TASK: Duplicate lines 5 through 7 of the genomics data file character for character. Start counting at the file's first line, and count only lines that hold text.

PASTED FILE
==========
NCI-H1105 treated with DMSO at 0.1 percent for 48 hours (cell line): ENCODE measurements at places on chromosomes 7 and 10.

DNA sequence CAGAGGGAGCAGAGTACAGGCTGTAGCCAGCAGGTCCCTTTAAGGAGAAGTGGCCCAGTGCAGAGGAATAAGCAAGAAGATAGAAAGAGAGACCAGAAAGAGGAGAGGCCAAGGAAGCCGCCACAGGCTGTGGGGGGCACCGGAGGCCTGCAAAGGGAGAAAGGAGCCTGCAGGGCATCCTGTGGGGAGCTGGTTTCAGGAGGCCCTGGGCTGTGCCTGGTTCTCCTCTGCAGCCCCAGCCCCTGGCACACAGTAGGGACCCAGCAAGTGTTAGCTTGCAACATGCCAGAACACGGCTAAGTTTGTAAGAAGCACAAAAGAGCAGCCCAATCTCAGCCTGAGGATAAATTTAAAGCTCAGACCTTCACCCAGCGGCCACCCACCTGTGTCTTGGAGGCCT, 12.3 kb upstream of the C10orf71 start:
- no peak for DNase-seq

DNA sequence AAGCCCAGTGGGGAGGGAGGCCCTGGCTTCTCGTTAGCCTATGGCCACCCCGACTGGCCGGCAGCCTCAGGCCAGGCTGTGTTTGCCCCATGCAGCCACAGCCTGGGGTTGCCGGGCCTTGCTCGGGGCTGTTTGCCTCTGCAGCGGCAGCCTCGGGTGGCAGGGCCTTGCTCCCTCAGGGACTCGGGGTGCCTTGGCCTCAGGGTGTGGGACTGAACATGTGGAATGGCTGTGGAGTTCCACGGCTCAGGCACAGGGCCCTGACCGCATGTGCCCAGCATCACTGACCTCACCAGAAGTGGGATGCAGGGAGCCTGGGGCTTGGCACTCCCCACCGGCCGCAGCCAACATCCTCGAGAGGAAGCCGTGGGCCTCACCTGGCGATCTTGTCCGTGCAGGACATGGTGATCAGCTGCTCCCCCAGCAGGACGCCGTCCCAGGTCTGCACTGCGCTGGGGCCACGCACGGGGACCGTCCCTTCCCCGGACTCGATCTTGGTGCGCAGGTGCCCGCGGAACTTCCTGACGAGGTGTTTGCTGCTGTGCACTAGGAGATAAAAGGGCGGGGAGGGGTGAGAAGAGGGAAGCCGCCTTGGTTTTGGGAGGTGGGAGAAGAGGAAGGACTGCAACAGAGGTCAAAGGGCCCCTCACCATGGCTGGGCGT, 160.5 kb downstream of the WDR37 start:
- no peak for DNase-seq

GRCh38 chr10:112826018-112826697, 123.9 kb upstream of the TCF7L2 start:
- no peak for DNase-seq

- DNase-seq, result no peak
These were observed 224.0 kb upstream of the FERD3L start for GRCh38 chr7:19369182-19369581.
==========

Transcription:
- no peak for DNase-seq

GRCh38 chr10:112826018-112826697, 123.9 kb upstream of the TCF7L2 start:
- no peak for DNase-seq